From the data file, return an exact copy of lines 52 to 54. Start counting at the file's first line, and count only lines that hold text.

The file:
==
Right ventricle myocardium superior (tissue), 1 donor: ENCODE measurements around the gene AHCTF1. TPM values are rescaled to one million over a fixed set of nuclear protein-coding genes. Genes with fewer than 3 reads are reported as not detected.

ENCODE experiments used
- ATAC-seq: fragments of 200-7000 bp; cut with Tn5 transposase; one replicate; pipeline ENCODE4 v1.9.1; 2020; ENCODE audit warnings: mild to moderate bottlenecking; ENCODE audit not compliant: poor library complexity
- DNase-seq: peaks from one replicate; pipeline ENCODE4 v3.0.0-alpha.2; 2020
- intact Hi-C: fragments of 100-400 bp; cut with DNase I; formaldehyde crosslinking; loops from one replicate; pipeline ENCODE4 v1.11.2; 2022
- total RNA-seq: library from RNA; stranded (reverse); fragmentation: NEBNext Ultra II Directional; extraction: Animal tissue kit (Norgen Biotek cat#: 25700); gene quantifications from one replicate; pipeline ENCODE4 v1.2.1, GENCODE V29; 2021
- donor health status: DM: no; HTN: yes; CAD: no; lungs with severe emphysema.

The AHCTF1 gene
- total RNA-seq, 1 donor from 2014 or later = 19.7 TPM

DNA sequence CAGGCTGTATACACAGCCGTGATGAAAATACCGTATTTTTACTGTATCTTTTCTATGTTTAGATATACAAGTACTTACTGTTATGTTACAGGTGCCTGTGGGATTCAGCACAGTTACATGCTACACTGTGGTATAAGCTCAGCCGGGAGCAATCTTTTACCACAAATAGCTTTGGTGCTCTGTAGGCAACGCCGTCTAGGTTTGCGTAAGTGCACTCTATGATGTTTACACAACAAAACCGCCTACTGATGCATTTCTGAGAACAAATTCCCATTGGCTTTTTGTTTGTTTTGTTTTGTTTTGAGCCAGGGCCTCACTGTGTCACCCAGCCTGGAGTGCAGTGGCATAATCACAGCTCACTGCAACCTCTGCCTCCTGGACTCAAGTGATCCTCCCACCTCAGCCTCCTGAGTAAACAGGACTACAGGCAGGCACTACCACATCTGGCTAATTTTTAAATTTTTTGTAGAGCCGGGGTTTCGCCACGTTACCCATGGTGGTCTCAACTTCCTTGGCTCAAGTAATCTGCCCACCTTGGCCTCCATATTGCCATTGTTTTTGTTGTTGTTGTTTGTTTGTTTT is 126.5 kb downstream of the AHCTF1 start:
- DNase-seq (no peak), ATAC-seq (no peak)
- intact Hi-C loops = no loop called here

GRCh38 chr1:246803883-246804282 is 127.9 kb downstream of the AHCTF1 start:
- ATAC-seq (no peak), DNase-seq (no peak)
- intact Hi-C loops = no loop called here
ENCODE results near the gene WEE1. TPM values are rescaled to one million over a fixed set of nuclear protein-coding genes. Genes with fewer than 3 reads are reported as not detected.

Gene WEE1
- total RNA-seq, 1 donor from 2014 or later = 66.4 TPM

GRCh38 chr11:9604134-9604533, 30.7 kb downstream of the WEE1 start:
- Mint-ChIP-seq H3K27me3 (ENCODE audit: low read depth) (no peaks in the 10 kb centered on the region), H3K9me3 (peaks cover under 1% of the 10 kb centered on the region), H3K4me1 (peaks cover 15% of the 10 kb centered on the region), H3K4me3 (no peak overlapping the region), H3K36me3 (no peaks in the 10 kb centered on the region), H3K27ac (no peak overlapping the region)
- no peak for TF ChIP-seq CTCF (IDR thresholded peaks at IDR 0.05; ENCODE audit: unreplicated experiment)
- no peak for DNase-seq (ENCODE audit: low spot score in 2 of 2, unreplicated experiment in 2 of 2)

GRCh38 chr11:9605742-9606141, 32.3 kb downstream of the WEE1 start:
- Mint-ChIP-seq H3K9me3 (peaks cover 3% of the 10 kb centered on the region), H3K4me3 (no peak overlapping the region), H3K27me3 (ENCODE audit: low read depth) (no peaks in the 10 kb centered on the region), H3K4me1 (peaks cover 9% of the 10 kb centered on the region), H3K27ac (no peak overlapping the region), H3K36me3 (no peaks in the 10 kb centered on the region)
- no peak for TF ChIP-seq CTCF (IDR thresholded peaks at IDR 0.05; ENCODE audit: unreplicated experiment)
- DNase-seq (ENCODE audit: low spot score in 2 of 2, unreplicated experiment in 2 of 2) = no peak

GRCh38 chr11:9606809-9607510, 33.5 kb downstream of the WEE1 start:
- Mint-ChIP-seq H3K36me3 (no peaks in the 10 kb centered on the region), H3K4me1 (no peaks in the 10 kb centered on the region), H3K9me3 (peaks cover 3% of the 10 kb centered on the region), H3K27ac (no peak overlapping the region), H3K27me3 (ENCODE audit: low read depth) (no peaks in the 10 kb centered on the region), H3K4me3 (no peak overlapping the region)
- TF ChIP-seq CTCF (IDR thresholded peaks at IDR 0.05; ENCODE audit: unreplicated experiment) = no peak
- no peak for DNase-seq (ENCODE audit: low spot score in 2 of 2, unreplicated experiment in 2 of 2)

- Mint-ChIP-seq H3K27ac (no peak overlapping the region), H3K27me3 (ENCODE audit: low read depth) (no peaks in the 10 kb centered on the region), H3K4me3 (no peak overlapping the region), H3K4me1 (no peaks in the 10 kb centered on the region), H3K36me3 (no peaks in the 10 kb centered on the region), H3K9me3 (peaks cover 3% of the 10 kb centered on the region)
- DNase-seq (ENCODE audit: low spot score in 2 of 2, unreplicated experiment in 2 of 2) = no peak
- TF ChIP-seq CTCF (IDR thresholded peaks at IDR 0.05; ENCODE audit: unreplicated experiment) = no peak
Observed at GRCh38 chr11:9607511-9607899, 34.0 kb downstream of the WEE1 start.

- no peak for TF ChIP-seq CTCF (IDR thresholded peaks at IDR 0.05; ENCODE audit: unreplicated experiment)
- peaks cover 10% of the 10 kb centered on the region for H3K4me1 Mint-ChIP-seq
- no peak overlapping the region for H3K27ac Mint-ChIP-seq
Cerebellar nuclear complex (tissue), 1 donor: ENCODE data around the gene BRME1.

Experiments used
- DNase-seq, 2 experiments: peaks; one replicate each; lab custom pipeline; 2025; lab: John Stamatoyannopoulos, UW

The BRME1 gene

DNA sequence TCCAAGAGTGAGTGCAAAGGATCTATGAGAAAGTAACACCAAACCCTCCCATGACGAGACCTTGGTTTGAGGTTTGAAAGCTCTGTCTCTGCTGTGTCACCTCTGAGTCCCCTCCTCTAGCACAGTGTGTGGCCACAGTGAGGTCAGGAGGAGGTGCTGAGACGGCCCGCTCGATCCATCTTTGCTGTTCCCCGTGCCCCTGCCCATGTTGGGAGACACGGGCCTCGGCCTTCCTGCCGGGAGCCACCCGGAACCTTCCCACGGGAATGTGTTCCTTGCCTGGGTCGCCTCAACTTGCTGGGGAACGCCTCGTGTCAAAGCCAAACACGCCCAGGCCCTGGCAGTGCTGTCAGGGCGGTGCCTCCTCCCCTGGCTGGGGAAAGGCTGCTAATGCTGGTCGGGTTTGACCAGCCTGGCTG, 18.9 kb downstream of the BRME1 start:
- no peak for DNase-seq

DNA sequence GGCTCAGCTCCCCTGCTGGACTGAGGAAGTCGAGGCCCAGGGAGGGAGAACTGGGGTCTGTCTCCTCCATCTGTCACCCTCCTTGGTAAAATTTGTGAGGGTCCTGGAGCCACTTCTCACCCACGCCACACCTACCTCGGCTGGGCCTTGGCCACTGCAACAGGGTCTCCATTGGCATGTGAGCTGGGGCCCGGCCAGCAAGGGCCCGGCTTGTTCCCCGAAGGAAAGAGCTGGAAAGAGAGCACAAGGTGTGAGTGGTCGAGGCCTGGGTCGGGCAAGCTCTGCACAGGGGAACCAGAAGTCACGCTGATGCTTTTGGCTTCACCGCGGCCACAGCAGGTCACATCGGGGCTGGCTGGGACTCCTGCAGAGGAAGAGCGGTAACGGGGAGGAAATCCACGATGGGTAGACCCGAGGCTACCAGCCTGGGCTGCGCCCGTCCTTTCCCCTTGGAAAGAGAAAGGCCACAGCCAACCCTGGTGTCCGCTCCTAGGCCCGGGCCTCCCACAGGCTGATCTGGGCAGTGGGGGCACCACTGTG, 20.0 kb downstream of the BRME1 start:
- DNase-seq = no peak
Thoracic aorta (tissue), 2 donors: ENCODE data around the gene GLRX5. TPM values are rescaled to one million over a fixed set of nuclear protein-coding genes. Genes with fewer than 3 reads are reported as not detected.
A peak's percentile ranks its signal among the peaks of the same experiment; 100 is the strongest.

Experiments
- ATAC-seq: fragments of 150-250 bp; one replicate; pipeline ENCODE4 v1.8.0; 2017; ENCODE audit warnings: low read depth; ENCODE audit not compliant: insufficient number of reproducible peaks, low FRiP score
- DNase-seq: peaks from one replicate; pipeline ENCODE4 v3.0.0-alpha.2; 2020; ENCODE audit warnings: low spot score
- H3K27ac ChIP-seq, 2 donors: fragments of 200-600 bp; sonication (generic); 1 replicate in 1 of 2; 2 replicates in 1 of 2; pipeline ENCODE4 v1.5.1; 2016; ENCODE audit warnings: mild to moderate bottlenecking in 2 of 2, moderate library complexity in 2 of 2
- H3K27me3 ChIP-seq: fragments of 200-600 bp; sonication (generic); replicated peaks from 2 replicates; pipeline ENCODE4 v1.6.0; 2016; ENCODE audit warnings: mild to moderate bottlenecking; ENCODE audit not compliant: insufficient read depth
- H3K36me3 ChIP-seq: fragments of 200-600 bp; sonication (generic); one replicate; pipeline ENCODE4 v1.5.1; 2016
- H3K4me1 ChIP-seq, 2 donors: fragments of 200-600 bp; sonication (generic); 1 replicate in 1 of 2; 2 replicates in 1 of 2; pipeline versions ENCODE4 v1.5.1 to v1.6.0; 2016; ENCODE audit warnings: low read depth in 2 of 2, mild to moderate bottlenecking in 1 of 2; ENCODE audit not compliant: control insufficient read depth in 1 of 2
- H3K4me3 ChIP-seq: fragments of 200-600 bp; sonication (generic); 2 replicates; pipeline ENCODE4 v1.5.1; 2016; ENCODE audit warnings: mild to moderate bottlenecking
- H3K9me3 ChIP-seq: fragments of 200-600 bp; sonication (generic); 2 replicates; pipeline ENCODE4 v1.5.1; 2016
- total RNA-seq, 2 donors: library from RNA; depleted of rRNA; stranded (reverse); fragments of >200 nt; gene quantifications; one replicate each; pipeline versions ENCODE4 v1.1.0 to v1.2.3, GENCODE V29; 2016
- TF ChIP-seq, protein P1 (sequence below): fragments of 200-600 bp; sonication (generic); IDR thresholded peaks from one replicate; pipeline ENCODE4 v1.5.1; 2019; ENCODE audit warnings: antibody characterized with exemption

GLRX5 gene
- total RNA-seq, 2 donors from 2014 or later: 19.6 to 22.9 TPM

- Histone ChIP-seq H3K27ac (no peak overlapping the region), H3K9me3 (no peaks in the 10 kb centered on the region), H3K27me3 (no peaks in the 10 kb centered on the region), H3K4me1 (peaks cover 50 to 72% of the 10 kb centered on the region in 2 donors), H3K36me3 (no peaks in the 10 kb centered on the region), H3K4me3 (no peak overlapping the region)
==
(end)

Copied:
- H3K27me3 ChIP-seq: fragments of 200-600 bp; sonication (generic); replicated peaks from 2 replicates; pipeline ENCODE4 v1.6.0; 2016; ENCODE audit warnings: mild to moderate bottlenecking; ENCODE audit not compliant: insufficient read depth
- H3K36me3 ChIP-seq: fragments of 200-600 bp; sonication (generic); one replicate; pipeline ENCODE4 v1.5.1; 2016
- H3K4me1 ChIP-seq, 2 donors: fragments of 200-600 bp; sonication (generic); 1 replicate in 1 of 2; 2 replicates in 1 of 2; pipeline versions ENCODE4 v1.5.1 to v1.6.0; 2016; ENCODE audit warnings: low read depth in 2 of 2, mild to moderate bottlenecking in 1 of 2; ENCODE audit not compliant: control insufficient read depth in 1 of 2